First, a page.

Event technologies can bridge online and offline marketing initiatives.
Events and in-person meetings have always been a great way for businesses to effectively reach and communicate with clients and prospects.
“Even with the rise of more measureable digital marketing tactics, in-person events continue to be a major avenue for building relationships, influencing attendees and sharing industry thought leadership,” said eMarketer analyst Jillian Ryan and author of the new report “B2B Event Marketing 2017: How the Event Stack Bridges Offline and Online.”
For events to retain the prominent place they have in marketers’ toolkits, they need to bridge the offline/online disconnect. Data-driven intelligence can help show how these offline interactions affect the path to purchase, while an event technology stack can bridge that divide.
Understanding how a face-to-face event is performing compared with digital channels can be very challenging for companies because of the disconnect between these channels. Events need to be part of a greater strategy that includes digital.
Companies that organize their events across the buying cycle tend to have the greatest success in closing the disconnect between offline and online touch-points. The customer or prospect relationship is online and offline and events cover both worlds.
Before recent innovations, marketers typically had to use Excel spreadsheets or something similar to organize their event data.
A typical event stack includes other assorted tools, such as an event mobile app, a CMS for the event website, on-site engagement tracking tools, networking capabilities, registration software, attendance scanners with RFID, beacons and perhaps even real-time polling systems. Then a suite of analytics is required to analyze data from all of these pieces and gain insights that the marketer can understand.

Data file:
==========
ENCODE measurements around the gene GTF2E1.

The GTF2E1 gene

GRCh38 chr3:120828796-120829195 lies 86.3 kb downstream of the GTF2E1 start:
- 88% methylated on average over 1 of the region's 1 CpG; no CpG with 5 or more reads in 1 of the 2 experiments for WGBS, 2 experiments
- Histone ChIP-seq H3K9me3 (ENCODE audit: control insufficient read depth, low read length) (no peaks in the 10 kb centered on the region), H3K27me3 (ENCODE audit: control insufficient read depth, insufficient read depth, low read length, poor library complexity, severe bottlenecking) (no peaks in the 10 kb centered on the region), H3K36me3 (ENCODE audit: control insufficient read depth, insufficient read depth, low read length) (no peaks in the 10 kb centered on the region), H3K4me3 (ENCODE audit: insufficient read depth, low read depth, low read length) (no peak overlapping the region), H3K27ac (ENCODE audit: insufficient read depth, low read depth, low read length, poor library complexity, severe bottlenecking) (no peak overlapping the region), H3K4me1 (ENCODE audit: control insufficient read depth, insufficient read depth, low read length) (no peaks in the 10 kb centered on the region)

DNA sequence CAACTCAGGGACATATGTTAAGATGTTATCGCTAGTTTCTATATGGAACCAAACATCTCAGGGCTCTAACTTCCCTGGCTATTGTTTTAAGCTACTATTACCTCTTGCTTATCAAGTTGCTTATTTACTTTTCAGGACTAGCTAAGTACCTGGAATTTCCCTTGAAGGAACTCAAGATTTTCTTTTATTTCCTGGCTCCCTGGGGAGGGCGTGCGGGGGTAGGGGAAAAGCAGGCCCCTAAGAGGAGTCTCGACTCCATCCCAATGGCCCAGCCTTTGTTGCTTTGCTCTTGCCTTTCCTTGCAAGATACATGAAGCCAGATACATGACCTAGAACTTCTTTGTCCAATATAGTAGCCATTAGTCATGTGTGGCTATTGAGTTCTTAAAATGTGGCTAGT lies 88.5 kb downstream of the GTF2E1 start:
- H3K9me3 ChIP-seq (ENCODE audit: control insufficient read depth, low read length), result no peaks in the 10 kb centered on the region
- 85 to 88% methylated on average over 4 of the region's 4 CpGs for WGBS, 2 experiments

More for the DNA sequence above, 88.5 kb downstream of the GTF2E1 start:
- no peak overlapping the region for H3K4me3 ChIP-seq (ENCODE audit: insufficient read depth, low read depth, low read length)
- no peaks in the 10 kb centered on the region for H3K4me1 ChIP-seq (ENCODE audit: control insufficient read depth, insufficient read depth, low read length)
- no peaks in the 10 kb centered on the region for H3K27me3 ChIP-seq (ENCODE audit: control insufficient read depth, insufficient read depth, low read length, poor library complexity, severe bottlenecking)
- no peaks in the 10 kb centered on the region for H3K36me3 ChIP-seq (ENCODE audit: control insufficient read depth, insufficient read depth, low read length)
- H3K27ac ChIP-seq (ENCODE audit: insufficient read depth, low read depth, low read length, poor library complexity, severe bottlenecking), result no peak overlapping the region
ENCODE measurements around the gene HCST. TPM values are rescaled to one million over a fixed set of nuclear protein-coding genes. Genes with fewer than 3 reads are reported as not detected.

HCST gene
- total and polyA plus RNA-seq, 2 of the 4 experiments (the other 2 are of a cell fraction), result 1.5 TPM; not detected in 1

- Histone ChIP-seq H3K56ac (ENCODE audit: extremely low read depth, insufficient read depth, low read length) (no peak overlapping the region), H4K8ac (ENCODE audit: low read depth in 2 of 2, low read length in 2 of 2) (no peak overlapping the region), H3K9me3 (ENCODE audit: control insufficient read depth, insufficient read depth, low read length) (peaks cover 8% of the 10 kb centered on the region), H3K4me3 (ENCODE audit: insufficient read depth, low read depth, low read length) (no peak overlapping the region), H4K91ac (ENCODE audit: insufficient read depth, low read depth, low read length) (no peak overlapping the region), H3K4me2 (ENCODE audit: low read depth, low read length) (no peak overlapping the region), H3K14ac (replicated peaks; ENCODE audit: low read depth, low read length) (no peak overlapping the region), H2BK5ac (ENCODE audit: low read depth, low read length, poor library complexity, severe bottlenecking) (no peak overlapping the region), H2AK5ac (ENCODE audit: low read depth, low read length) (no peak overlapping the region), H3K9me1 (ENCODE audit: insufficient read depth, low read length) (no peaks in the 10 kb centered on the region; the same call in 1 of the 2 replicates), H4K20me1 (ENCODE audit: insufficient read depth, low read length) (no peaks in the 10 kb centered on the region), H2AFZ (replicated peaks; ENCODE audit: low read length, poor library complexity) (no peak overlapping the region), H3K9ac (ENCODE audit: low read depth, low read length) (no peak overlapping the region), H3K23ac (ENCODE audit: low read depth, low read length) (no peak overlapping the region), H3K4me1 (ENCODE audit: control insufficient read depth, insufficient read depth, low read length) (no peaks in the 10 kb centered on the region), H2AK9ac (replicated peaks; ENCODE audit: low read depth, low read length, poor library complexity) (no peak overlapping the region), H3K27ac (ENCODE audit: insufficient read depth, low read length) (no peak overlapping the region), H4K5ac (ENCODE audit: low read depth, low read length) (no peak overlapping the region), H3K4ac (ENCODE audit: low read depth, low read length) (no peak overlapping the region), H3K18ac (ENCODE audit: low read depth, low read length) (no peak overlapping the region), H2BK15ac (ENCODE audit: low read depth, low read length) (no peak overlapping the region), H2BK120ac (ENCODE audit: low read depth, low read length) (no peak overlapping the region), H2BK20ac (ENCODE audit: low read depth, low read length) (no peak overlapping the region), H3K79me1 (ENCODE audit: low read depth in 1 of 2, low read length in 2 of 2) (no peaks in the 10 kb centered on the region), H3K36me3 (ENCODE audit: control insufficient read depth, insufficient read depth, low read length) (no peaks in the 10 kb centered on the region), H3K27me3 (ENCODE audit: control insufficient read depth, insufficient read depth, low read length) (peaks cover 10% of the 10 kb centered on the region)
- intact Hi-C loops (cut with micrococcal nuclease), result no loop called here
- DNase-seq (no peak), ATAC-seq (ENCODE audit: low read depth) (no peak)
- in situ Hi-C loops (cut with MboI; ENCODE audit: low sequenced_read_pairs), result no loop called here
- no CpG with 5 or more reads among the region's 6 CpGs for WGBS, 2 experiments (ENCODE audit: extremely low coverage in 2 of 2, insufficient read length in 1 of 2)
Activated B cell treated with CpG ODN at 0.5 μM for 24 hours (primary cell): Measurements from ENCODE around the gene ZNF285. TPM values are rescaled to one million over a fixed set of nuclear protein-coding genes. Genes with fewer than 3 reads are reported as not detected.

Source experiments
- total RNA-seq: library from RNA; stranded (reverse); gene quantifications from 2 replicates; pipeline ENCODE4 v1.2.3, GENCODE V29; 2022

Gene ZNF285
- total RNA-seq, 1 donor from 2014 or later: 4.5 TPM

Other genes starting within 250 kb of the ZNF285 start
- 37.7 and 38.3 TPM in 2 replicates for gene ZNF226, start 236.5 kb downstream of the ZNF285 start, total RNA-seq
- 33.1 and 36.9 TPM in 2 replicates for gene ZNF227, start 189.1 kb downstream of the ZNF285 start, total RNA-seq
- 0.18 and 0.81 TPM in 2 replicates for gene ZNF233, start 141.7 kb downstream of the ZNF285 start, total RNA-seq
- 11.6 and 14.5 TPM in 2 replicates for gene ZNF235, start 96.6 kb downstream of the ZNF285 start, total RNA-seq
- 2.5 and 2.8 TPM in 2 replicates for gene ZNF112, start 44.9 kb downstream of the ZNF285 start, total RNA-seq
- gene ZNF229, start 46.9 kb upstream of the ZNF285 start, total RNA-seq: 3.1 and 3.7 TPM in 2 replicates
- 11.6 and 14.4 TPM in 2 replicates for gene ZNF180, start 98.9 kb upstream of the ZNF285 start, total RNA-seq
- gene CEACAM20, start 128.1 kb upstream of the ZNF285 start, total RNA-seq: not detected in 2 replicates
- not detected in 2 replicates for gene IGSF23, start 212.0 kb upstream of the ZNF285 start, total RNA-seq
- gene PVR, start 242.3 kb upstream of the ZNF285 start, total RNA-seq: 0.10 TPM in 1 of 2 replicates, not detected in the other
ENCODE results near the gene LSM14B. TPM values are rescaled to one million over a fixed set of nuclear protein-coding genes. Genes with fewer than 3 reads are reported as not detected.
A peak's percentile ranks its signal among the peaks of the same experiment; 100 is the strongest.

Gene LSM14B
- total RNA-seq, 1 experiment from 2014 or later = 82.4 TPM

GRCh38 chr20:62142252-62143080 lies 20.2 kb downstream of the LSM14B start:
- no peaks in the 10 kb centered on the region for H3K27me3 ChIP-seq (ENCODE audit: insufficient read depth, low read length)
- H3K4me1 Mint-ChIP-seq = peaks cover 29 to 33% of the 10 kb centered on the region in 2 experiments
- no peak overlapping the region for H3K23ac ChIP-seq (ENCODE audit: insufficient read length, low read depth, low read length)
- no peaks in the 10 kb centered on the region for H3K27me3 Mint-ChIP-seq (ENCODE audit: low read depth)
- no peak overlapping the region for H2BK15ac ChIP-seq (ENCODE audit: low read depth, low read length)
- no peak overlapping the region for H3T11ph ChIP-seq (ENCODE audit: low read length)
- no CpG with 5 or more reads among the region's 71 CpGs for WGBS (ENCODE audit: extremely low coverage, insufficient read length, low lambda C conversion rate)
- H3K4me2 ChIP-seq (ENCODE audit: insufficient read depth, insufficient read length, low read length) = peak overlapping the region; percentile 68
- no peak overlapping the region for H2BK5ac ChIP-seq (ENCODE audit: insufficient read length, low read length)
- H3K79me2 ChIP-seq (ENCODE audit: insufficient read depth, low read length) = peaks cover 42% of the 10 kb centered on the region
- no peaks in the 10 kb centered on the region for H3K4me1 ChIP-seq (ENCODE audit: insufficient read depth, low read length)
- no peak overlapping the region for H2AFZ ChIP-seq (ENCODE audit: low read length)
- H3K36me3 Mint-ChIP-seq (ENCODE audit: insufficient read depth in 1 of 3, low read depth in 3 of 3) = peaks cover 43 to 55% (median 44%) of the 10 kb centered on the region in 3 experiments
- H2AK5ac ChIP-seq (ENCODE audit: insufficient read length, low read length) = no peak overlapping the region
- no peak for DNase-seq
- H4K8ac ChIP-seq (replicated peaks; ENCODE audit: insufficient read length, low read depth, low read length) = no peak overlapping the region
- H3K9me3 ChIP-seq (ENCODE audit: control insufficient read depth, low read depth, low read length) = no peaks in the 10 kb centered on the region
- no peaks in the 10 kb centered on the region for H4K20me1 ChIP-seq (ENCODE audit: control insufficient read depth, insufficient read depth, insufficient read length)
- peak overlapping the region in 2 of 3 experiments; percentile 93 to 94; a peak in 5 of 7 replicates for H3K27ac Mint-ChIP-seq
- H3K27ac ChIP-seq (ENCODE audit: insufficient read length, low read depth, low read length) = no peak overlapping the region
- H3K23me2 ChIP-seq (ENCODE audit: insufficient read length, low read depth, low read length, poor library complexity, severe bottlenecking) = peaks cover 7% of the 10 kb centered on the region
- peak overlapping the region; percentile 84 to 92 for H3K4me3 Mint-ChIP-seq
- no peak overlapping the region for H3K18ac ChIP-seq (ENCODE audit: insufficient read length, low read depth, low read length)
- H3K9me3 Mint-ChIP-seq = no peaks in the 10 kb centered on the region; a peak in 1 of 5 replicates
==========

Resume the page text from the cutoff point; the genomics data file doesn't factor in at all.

Reporting and analytics were named as one of the most important event technologies by 62% of the event professionals in North America surveyed by Cvent and the Event Marketing Institute. Nearly as many—six in 10—named a smooth check-in and badging experience, while 54% cited event management and marketing.
Regarding adoption, just less than half of US marketing decision-makers used event management and automation software to manage in-person events, according to the April 2017 Certain survey. Some 43% of respondents said they utilized a mobile app, and 30.5% used lead capture.
Six in 10 event professionals polled by Cvent and the Event Marketing Institute said the ability to capture data is the most important criterion when selecting an event technology service provider.